But as funny as it was, the comedy was only a means to an end for Mr. Galloway. Both the Madison and Chicago speeches aimed at the serious business of convincing his American audience that our government’s policies have caused unimaginable pain in the real lives of tens of millions of Muslims and Arabs all around the world.
Even most anti-war activists underestimate this. Mr. Galloway illustrated this by pointing out that Prime Minister of Israel, Ariel Sharon, had recently been welcomed to New York City, only days after the anniversary of the massacre of Palestinian refugees at the Sabra and Shatila camps in Southern Lebanon more than two decades earlier. He asked the audience in both Madison and Chicago how many of them marked the massacre’s anniversary, and while many people were very much aware of it once it was mentioned, only a very few had recalled it before hand. Mr. Galloway acknowledged this and then explained that, in the Arab and Muslim world, most people remember the day every year and remain in a permanent state of shock that Bush could call Sharon, the Israeli general who oversaw the massacre, a “man of peace.” Sharon himself, Galloway noted, does not consider himself a man of peace.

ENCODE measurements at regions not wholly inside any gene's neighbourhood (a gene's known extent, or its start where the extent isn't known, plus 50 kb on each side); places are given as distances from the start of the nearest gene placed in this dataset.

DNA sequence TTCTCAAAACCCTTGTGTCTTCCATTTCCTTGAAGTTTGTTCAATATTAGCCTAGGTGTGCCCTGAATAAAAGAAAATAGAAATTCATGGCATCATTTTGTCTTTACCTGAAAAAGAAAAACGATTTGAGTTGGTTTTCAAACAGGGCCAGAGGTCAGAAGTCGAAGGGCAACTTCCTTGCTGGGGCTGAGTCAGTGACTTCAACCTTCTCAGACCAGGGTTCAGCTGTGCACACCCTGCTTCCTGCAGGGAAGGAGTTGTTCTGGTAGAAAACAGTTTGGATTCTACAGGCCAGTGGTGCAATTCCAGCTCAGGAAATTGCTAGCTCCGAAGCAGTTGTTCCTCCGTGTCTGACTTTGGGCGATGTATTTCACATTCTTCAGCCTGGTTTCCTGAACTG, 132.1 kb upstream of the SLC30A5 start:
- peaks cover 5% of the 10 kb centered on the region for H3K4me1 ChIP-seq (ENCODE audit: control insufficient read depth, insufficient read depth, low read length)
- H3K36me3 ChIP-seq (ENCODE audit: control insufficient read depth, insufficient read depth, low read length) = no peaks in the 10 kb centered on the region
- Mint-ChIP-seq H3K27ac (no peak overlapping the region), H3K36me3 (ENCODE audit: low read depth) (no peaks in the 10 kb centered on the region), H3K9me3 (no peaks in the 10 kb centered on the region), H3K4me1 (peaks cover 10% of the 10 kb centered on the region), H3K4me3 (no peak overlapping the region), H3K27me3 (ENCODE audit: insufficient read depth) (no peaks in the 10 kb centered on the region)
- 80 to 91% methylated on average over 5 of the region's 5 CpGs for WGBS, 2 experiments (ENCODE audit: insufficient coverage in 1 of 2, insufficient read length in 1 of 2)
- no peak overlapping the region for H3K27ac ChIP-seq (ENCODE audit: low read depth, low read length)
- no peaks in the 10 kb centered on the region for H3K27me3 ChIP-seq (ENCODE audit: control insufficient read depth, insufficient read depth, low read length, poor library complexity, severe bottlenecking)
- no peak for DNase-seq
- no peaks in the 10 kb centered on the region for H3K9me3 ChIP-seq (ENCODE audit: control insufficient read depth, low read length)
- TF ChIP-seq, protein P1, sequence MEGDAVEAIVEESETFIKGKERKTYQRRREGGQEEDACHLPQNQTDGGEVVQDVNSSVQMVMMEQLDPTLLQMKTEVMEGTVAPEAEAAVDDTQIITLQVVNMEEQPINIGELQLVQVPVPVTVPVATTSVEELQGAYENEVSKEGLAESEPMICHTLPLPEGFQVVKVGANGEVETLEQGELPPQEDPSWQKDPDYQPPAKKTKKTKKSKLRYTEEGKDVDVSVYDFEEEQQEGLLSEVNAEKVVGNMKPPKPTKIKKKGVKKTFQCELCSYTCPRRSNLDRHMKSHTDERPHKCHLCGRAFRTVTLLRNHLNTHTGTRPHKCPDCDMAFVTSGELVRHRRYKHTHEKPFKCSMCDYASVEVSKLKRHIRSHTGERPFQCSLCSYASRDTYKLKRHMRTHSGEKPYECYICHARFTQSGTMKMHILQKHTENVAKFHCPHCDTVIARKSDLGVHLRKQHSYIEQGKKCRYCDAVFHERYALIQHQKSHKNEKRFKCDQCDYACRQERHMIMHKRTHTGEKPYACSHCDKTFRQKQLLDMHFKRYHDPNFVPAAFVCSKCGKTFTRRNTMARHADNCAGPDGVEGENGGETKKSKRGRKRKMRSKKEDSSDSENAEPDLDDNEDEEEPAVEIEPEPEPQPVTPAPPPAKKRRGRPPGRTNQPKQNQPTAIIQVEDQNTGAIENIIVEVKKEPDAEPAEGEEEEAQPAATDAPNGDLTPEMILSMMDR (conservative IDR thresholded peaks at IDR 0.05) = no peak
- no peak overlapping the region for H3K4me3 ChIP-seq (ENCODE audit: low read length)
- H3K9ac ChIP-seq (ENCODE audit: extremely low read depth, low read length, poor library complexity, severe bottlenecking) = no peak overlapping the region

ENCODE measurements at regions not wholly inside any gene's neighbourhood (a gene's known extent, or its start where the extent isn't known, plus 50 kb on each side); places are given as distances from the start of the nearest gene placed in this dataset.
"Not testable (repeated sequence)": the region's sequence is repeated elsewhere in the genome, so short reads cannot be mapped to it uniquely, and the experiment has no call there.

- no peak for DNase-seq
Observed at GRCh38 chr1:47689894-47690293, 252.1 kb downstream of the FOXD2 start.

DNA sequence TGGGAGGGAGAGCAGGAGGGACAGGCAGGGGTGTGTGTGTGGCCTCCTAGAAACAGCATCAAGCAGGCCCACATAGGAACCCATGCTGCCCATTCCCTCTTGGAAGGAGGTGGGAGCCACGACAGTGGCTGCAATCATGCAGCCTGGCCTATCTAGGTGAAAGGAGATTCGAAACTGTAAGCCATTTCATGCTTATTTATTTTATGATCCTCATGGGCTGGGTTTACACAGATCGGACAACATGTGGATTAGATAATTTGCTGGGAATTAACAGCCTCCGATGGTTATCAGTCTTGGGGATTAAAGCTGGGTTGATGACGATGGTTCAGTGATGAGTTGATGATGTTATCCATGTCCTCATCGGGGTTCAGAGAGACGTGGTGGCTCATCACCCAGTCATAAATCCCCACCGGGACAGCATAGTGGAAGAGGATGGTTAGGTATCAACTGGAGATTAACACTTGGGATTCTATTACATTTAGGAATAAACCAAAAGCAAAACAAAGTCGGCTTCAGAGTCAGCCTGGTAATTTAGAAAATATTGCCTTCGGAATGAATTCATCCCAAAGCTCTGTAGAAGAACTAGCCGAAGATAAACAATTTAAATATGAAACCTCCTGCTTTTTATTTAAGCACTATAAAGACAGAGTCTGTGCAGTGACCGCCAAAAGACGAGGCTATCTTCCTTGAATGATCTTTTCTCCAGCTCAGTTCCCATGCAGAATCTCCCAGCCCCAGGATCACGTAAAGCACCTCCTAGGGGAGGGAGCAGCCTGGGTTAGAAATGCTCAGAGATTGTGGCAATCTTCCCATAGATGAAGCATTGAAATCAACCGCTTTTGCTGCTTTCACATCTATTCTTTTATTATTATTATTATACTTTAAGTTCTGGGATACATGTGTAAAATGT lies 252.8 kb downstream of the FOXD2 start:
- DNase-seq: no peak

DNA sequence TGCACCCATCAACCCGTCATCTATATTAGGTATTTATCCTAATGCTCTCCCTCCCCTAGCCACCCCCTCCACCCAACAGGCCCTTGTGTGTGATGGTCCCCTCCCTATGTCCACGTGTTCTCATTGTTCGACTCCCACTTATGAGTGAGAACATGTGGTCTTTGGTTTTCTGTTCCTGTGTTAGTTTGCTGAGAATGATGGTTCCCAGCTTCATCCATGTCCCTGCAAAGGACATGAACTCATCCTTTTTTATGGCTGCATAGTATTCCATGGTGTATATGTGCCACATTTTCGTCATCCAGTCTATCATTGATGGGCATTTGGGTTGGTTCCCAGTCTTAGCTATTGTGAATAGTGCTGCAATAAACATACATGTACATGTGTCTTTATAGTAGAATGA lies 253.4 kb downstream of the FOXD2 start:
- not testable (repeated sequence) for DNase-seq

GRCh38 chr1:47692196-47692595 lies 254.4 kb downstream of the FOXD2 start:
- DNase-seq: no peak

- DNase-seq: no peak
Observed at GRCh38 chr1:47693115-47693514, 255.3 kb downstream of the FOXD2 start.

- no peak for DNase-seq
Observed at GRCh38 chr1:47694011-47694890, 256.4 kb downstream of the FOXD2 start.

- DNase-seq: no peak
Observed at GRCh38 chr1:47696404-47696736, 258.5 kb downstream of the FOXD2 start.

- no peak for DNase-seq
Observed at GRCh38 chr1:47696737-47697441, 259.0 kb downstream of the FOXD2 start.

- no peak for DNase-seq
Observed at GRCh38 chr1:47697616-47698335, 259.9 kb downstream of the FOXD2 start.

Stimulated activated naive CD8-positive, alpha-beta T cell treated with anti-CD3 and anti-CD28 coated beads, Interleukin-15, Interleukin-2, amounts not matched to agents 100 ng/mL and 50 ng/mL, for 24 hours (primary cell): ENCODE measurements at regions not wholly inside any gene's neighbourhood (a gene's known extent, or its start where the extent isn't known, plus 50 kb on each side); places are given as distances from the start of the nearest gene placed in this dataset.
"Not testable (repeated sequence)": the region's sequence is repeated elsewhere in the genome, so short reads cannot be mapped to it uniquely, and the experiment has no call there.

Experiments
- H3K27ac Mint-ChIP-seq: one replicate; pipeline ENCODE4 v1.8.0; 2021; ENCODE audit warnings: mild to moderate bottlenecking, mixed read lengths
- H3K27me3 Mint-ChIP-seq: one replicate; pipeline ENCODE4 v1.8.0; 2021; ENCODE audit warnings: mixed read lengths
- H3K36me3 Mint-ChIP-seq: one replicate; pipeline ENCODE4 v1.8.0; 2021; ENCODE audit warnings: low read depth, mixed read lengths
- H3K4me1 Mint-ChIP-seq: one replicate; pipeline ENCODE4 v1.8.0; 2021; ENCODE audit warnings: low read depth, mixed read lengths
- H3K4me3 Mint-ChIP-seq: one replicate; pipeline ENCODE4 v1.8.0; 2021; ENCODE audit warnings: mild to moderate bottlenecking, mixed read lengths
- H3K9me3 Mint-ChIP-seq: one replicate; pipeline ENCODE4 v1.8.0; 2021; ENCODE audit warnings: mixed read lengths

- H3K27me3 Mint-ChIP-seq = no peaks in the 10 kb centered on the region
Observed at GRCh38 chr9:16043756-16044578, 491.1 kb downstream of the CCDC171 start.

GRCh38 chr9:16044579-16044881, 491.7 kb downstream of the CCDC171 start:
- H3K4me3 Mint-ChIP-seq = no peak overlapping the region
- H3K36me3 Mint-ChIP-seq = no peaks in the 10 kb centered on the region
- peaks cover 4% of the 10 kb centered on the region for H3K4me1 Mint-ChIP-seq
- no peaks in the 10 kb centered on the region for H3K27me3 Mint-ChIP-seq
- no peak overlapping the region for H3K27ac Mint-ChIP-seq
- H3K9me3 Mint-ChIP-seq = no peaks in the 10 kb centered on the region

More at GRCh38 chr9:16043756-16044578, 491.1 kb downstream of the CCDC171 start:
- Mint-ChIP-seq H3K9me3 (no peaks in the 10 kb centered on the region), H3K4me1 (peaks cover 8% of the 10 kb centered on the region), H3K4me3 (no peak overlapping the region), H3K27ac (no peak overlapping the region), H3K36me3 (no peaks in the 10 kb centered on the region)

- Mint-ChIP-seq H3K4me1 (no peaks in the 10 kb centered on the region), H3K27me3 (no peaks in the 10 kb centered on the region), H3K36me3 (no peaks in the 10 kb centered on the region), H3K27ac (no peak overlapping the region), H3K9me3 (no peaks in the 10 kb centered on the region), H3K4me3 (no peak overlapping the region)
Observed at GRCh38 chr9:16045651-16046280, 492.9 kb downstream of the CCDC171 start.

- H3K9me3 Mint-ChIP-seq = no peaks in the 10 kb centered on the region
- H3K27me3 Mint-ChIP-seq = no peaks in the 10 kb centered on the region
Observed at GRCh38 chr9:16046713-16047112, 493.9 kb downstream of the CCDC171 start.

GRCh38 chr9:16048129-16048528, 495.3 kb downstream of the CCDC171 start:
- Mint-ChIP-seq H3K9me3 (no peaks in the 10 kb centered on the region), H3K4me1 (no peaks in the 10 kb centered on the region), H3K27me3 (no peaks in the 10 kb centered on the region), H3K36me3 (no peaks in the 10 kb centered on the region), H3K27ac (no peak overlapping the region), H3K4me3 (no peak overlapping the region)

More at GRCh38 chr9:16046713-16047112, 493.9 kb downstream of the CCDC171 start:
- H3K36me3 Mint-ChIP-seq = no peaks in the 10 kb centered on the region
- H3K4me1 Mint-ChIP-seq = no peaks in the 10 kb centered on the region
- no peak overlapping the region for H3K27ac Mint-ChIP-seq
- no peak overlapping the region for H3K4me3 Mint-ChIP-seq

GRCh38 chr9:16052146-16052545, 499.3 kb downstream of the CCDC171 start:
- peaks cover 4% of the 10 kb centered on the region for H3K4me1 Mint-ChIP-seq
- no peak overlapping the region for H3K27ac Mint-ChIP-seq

This gap between the fuzzy consciousness on the part of the American anti-war movement of the crimes inflicted on the Arab and Muslim world by the US and the UK and the acute knowledge on the part of the victims of those crimes must be overcome.
From 20 Sept 2005 blog about Galloway's Book tour in USA: